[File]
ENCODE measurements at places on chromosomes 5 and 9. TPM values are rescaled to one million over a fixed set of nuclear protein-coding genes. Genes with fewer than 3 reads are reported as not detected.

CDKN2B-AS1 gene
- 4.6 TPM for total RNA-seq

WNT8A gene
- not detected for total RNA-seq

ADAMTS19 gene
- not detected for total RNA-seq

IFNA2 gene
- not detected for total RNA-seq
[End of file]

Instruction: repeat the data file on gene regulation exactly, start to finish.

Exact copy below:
ENCODE measurements at places on chromosomes 5 and 9. TPM values are rescaled to one million over a fixed set of nuclear protein-coding genes. Genes with fewer than 3 reads are reported as not detected.

CDKN2B-AS1 gene
- 4.6 TPM for total RNA-seq

WNT8A gene
- not detected for total RNA-seq

ADAMTS19 gene
- not detected for total RNA-seq

IFNA2 gene
- not detected for total RNA-seq